The employment outlook in this occupation will be influenced by a wide variety of factors including:

  • trends and events affecting overall employment (especially in the industries listed above)
  • location in Alberta
  • employment turnover (work opportunities generated by people leaving existing positions)
  • occupational growth (work opportunities resulting from the creation of new positions that never existed before)
  • size of the occupation.

In Alberta, the B513: Records Management and Filing Clerks occupational group is expected to have an above-average annual growth of 2% from 2016 to 2020. In addition to job openings created by employment turnover, 176 new positions are forecasted to be created within this occupational group each year.

Employment turnover is expected to increase as members of the baby boom generation retire over the next few years.

Wage & Salary
Updated Dec 14, 2016

Salaries vary a great deal depending on the technician's qualifications and the responsibilities of the position.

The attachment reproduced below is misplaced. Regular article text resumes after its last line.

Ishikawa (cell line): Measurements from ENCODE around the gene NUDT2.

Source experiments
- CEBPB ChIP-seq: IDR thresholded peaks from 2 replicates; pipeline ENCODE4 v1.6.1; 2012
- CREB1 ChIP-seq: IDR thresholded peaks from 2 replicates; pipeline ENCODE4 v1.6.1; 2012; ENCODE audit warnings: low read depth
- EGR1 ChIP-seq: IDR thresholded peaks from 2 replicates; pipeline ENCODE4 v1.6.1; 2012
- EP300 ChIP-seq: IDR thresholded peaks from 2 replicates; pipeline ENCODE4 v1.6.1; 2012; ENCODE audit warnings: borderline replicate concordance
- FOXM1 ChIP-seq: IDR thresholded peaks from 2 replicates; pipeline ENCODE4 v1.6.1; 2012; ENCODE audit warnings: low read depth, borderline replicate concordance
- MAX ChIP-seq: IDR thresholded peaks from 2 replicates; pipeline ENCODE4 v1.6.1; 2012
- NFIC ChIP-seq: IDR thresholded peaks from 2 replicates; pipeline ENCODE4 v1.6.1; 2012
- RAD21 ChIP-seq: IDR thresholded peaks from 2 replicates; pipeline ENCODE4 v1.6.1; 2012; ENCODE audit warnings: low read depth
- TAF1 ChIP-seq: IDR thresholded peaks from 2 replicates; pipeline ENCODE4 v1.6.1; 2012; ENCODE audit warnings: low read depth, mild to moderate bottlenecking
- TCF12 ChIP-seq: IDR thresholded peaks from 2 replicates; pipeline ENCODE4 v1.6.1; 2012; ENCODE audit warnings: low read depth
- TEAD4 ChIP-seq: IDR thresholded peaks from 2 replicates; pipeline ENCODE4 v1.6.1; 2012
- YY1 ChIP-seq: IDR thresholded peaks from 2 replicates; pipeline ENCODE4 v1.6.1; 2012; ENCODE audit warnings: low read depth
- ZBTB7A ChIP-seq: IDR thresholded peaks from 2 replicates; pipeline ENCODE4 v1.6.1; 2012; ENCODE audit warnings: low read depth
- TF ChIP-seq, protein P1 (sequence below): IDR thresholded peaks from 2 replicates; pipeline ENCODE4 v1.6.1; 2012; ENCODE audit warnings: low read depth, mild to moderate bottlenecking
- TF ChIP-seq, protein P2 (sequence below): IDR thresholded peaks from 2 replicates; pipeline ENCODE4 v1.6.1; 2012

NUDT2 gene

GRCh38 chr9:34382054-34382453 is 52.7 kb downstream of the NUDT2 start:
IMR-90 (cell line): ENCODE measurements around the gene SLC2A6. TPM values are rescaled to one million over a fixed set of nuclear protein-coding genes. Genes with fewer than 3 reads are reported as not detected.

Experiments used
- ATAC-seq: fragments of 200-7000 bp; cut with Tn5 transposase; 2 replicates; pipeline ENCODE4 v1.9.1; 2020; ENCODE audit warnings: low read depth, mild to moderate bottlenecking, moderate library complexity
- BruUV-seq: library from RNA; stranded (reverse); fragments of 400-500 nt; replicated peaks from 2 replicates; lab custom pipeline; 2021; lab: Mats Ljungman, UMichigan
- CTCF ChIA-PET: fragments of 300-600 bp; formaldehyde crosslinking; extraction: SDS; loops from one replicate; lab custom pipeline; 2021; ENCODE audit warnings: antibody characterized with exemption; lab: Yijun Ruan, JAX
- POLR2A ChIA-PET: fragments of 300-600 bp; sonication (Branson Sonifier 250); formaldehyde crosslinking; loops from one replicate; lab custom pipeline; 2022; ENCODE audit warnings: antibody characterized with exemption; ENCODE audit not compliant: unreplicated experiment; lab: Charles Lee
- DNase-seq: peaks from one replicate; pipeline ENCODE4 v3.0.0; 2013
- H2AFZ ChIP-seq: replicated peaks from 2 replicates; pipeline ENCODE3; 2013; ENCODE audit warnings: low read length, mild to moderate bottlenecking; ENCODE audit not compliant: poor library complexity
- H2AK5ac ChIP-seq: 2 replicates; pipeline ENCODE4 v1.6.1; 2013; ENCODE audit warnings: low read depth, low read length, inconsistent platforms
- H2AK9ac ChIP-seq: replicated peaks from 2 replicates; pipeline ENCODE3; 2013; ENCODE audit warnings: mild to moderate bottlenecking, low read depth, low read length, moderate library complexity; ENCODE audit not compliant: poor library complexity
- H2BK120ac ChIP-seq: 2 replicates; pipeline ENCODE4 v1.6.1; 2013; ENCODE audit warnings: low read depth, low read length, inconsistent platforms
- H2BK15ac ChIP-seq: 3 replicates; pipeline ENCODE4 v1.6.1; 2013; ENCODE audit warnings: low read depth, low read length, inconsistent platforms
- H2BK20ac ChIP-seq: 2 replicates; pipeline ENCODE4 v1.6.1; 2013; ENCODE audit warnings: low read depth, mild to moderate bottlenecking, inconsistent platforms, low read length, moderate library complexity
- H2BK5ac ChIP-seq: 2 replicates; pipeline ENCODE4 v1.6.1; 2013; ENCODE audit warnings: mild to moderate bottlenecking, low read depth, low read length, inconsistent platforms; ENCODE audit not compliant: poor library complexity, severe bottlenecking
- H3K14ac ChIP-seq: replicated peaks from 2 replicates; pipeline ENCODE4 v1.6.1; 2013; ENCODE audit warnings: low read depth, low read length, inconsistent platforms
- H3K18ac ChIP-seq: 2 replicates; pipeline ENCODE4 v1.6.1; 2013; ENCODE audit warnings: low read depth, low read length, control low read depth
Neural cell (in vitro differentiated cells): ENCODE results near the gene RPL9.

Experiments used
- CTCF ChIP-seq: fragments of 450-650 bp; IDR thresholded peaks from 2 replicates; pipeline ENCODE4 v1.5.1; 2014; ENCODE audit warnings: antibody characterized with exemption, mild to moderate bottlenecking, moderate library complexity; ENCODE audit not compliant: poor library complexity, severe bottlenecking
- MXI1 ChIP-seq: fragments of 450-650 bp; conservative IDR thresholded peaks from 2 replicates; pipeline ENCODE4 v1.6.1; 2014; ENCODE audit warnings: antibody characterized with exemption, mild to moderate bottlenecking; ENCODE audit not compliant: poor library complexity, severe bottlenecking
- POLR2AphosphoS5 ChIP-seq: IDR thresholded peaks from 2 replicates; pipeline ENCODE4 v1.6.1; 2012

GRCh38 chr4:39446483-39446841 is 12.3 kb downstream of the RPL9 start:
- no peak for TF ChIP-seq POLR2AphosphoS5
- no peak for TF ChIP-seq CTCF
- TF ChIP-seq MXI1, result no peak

Records management technicians

Survey Methodology

Survey Analysis

Overall Wage Details
Average Wage
Average Salary
Hours Per Week

Hourly Wage
For full-time and part-time employees
  • Low
  • High
  • Average
  • Median
Wages* Low (5th percentile) High (95th percentile) Average Median
Starting $16.80 $36.54 $25.79 $23.17
Overall $18.63 $53.51 $31.34 $26.44
Top $23.08 $84.21 $37.58 $31.25

Swipe left and right to view all data. Scroll left and right to view all data.

* All wage estimates are hourly except where otherwise indicated. Wages and salaries do not include overtime hours, tips, benefits, profit shares, bonuses (unrelated to production) and other forms of compensation.

B: Good Reliability
Data Reliability Code Definition